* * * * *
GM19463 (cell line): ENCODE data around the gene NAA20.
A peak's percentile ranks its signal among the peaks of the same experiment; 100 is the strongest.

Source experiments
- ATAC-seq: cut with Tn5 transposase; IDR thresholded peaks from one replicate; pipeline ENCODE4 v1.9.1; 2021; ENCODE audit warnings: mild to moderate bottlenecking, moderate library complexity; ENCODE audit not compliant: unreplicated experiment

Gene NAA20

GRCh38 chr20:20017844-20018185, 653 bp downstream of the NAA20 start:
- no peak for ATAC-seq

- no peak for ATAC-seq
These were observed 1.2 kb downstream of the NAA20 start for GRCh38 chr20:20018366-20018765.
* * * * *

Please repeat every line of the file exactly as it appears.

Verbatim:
GM19463 (cell line): ENCODE data around the gene NAA20.
A peak's percentile ranks its signal among the peaks of the same experiment; 100 is the strongest.

Source experiments
- ATAC-seq: cut with Tn5 transposase; IDR thresholded peaks from one replicate; pipeline ENCODE4 v1.9.1; 2021; ENCODE audit warnings: mild to moderate bottlenecking, moderate library complexity; ENCODE audit not compliant: unreplicated experiment

Gene NAA20

GRCh38 chr20:20017844-20018185, 653 bp downstream of the NAA20 start:
- no peak for ATAC-seq

- no peak for ATAC-seq
These were observed 1.2 kb downstream of the NAA20 start for GRCh38 chr20:20018366-20018765.